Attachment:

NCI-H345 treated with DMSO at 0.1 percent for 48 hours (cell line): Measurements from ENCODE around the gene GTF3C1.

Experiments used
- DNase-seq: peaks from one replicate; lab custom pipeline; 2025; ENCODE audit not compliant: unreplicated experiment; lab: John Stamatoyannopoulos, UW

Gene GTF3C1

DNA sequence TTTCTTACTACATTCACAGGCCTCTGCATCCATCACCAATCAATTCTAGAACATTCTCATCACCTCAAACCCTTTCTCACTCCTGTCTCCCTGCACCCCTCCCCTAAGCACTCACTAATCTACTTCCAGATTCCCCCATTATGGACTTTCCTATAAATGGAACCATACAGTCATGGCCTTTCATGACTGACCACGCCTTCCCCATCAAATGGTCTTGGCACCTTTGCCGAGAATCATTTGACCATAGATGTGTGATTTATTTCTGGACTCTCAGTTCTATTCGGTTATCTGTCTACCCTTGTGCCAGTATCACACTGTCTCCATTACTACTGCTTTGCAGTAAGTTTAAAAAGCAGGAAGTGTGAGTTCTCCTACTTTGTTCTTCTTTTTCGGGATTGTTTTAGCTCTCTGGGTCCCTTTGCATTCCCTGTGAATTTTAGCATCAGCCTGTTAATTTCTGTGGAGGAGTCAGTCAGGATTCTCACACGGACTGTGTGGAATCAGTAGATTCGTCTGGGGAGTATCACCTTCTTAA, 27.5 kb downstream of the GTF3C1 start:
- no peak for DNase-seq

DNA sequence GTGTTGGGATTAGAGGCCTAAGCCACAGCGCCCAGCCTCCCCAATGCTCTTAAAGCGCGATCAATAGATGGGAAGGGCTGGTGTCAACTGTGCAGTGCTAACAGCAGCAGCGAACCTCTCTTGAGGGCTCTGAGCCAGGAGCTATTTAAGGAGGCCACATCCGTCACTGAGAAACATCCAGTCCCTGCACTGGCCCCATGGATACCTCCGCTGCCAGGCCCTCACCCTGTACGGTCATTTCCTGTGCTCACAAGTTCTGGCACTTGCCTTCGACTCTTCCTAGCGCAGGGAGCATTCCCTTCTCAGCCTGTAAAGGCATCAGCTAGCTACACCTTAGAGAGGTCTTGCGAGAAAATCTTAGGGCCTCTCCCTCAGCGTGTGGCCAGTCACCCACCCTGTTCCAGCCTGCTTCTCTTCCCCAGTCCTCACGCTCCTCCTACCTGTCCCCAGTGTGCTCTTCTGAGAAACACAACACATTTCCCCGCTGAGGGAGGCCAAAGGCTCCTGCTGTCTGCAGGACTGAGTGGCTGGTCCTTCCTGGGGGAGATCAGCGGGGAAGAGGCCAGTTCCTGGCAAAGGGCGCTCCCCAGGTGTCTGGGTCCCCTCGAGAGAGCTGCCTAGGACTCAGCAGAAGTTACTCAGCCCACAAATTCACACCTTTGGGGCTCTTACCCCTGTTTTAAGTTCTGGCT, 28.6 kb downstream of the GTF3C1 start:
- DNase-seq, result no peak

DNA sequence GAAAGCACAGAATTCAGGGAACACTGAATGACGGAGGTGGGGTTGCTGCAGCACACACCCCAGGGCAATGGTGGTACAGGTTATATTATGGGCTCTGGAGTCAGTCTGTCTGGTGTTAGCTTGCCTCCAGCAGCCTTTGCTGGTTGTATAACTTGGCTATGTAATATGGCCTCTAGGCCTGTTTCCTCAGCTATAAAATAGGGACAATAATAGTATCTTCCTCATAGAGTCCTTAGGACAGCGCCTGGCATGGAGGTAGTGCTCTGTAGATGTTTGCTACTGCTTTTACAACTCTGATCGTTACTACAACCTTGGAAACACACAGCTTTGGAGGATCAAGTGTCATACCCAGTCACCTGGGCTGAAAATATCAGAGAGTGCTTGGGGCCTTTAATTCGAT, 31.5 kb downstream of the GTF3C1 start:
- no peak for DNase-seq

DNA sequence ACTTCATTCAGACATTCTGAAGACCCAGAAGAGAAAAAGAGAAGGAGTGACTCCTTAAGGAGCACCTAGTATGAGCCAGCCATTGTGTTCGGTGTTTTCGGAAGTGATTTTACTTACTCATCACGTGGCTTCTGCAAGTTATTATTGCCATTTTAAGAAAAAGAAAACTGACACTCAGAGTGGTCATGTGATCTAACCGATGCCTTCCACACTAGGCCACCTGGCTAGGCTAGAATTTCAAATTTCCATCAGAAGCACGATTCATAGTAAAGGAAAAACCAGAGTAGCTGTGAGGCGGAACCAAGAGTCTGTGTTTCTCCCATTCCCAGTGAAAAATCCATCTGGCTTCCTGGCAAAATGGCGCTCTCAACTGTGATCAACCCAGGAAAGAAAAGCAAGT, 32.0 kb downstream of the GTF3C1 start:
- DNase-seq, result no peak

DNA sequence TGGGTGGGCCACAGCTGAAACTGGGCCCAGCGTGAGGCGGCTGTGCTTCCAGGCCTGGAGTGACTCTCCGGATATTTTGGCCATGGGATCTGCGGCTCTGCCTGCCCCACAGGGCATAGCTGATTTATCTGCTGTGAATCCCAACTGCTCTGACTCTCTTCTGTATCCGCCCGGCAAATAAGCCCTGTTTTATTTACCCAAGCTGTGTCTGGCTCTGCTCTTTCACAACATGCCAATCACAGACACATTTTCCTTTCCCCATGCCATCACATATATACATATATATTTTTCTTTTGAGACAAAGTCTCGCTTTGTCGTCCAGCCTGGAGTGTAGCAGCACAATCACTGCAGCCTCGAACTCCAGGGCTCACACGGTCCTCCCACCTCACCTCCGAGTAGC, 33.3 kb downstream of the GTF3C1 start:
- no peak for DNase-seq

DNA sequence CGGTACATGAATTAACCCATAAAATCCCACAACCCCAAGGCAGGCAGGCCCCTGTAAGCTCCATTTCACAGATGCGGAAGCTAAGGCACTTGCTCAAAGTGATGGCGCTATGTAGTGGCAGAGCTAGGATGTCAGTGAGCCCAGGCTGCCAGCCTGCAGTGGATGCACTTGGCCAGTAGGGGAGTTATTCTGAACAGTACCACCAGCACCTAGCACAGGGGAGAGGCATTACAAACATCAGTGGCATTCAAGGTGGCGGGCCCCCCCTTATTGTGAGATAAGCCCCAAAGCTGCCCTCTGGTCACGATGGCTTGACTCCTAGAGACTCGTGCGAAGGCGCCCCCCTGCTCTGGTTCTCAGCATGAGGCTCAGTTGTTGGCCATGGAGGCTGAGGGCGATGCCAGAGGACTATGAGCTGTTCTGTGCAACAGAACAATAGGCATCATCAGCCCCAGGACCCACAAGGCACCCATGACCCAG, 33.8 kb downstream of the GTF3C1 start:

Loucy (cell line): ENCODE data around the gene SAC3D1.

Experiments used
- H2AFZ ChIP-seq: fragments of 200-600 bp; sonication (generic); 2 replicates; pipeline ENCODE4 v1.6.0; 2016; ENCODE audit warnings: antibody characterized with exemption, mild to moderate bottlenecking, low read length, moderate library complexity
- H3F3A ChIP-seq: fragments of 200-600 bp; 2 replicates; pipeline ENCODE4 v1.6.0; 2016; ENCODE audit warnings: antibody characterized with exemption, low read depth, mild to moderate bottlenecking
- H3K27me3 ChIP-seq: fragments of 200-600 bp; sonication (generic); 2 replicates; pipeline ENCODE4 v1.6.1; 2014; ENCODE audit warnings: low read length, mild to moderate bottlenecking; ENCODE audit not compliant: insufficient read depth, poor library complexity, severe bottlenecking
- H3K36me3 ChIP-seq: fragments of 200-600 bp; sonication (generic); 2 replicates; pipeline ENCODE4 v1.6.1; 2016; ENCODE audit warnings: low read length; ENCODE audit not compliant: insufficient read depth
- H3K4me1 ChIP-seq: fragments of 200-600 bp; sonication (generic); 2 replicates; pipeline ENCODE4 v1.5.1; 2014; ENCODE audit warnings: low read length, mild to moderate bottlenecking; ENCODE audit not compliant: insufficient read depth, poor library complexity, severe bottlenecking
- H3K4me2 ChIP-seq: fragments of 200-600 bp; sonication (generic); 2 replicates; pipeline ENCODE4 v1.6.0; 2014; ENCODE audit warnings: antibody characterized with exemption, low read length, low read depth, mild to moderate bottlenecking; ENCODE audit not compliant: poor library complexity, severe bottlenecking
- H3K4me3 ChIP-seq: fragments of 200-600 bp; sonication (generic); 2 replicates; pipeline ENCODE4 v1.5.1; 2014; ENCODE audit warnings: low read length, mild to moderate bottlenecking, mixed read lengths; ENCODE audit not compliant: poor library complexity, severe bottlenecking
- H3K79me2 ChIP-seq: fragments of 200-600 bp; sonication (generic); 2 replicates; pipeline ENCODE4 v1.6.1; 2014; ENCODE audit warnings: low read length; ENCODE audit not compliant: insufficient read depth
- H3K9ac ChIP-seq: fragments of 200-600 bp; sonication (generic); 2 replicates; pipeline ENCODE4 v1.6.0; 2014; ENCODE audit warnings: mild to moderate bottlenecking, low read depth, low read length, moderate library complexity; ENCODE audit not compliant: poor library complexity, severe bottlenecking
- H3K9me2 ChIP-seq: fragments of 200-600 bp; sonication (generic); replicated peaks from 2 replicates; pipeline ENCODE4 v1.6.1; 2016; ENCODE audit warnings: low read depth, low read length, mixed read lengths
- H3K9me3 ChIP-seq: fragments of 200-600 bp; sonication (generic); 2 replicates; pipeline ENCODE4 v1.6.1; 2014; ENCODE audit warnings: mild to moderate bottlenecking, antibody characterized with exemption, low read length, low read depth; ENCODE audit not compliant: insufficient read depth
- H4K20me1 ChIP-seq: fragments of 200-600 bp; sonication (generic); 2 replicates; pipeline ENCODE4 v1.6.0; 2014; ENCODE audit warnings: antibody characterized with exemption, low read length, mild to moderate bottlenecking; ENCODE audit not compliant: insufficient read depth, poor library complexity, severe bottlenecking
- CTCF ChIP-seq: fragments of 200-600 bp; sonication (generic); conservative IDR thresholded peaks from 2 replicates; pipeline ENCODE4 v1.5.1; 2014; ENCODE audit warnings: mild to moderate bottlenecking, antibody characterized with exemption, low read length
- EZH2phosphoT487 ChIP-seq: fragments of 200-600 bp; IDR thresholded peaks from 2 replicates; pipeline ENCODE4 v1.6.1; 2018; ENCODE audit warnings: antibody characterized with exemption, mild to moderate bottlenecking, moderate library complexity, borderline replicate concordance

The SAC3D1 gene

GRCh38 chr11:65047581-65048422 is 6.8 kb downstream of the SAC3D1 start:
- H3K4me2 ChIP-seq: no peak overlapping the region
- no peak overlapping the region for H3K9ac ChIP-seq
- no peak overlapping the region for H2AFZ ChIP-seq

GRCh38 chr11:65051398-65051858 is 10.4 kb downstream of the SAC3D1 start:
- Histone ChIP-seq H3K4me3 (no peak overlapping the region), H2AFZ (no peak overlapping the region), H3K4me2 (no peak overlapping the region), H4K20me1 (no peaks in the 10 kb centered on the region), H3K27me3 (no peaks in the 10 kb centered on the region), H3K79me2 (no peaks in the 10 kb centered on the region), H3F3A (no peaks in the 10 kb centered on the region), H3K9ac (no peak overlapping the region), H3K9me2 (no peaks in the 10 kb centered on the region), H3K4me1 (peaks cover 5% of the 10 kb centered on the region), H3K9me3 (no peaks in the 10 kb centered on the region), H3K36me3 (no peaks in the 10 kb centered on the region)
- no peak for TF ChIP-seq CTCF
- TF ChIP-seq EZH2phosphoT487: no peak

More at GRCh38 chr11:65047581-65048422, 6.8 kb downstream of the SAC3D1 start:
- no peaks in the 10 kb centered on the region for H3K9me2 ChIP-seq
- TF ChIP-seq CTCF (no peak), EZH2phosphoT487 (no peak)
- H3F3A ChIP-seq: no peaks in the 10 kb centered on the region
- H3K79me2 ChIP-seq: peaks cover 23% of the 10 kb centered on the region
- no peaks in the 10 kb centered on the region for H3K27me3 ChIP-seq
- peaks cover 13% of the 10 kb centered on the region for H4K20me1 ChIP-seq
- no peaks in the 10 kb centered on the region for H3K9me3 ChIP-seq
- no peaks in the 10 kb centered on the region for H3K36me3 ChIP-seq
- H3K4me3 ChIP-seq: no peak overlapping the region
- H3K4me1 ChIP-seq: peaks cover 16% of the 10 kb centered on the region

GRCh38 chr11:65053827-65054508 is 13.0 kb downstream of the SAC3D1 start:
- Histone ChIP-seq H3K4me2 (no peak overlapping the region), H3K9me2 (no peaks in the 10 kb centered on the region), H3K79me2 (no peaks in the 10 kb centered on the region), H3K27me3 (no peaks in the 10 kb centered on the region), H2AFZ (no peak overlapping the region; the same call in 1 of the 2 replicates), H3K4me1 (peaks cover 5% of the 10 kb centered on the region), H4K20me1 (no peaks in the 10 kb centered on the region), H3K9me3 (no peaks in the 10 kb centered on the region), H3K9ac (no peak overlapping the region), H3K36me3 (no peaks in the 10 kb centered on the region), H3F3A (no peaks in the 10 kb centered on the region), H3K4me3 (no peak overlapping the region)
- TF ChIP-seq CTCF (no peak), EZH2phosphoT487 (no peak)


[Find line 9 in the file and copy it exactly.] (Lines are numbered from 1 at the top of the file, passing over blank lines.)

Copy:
DNA sequence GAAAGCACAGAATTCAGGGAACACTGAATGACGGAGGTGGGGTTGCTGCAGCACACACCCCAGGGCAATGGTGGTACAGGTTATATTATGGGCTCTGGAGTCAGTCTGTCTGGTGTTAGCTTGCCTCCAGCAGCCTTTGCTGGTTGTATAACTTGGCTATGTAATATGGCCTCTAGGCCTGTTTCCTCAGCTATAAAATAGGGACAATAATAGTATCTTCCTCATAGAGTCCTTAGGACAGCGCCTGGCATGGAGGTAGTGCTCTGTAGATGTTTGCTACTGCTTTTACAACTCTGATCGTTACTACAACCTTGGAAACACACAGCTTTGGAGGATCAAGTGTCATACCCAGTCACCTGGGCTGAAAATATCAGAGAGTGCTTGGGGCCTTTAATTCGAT, 31.5 kb downstream of the GTF3C1 start: